receive statutory protection, can only be initiated by trade unions in 
businesses with more than 100 employees.  However, the law is designed 
to build wide support within the trade union movement and business for 
new workplace relationships.  It is intended that with time and support 
the sections of the law regarding workplace forums will be expanded to 
include such groups no matter what the size of the workplace. 
 
To further reduce the adversarial nature of South African labor 
relations, the new LRA also creates a Commission for Conciliation, 
Mediation, and Arbitration (CCMA), which will play an aggressive, 
interventionist role in resolving disputes before they become full-
fledged strikes or lockouts. 
 
In the event the CCMA is unable to resolve a dispute, it may be referred 
to the Labor Court.  However, the intent of the LRA is to reduce 
judicial intervention into labor relations, relying on the parties to 
resolve disputes whenever possible. 
 
South Africa has no export processing zones. 
 
   c.   Prohibition of Forced or Compulsory Labor 
 
Forced labor is illegal under the Interim Constitution and is not 
practiced. 
 
   d.   Minimum Age of Children 
 
Employment of minors under age 15 is prohibited by the law.  However, 
the law gives discretionary powers to the Minister of Welfare to exempt 
certain types of work to allow individual employers or groups of 
employers to hire children under certain conditions.  This is common 
practice in the agricultural sector.  Use of child labor in the informal 
economy is also common.  The Ministries of Labor and Justice are weak 
and reactive in enforcing child labor laws, depending largely on 
complaints made against specific employers. 
 
   e.   Acceptable Conditions of Work 
 
There is no legally mandated national minimum wage.  Instead, the LRA 
provides a mechanism for negotiations between labor and management to 
set minimum wage standards, industry by industry.  Currently, 100 
industries covering most manufacturing workers come under the provisions 
of the Act.  In those sectors of the economy not sufficiently organized 
to engage in the collective bargaining processes which establish minimum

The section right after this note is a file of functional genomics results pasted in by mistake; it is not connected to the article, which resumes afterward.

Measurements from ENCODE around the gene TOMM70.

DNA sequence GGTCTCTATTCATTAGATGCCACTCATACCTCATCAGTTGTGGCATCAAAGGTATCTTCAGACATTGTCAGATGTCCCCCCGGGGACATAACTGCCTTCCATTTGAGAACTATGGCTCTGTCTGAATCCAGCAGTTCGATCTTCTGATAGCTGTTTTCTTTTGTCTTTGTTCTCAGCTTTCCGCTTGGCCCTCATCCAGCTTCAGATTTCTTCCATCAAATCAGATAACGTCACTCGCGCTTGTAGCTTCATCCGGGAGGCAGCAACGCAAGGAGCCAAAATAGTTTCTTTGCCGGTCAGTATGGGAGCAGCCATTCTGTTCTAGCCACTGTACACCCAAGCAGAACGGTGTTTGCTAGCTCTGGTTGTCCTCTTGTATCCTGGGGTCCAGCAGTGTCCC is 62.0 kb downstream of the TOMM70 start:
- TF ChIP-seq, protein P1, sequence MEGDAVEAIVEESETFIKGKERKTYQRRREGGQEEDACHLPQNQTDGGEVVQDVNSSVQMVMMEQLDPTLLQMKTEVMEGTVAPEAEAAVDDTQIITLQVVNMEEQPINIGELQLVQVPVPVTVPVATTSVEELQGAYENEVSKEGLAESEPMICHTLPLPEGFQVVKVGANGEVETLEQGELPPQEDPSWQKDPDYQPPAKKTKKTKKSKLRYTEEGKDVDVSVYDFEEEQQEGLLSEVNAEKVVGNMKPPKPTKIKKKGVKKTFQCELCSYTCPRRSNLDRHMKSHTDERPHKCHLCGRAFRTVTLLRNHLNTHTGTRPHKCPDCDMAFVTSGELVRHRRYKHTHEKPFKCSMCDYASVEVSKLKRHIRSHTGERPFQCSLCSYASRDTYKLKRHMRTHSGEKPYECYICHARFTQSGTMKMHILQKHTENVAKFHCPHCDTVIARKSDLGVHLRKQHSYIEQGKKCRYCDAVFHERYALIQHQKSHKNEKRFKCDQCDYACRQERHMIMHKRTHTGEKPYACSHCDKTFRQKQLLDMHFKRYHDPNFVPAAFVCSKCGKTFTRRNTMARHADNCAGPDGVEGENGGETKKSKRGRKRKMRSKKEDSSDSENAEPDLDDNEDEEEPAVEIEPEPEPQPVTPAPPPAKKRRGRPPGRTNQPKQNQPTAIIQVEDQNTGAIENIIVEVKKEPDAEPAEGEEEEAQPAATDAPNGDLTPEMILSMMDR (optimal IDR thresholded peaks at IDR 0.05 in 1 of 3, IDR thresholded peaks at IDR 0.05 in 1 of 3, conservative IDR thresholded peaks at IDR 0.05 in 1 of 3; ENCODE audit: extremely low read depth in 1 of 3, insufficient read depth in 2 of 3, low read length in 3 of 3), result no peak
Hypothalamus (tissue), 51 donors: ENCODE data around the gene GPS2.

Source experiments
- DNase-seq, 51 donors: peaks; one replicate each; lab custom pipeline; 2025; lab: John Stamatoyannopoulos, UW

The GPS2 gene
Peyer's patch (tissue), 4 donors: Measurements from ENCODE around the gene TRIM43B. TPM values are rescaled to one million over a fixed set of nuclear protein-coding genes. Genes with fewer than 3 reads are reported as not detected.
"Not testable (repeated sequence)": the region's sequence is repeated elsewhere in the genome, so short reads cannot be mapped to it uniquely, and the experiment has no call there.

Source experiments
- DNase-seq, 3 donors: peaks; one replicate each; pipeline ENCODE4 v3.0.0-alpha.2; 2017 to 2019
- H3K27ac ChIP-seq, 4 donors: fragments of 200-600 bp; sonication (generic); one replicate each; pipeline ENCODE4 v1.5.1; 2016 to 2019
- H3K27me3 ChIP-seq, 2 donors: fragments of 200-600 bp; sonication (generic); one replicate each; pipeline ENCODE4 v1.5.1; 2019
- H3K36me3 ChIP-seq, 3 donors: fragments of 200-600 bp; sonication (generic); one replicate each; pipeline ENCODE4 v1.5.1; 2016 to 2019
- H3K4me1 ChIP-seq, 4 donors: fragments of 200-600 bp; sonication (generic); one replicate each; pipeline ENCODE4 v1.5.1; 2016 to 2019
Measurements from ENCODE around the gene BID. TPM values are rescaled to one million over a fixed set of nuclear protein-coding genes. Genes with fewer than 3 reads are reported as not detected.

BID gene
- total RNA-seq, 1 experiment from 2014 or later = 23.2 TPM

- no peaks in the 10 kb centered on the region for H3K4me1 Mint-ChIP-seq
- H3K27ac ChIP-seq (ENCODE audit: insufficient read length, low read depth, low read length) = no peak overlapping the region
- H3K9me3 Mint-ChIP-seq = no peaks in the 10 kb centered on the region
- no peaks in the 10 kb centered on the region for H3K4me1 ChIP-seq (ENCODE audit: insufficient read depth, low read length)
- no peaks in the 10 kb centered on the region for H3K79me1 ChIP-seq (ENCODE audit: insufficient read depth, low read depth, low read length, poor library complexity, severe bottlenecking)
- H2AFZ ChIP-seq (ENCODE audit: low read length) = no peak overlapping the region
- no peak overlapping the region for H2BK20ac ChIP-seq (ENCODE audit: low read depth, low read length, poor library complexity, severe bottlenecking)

wages, the Wage Act gives the Minister of Labor the authority to set 
minimum wages and conditions.  The Wage Act, however, does not apply to 
farm or domestic workers. 
 
Occupational health and safety issues are a top priority of trade 
unions, especially in the mining and heavy manufacturing industries.  
Although attention to these issues has increased dramatically, including 
passage in 1993 of the Occupational Health and Safety Act, industrial 
and mining processes are still dangerous and sometimes deadly.  A Mines 
Commission of Inquiry convened in 1994 to address health and safety 
issues in the mining sector.  Its findings and recommendations have been 
incorporated into new mine safety and health legislation which is 
currently before Parliament.   
 
Current occupational health and safety laws, while requiring an employer 
not to place employees at unreasonable risk, do not give employees the 
right to remove themselves from a hazardous job.  An employee's decision 
to leave a hazardous worksite could possibly lead to dismissal but more 
probably would result  
 
in disciplinary action.  Occupational health and safety laws do provide 
protection for workers who report or file complaints against unsafe 
working conditions.  Such workers cannot be dismissed or reduced in 
salary or rank. 
 
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[end of document]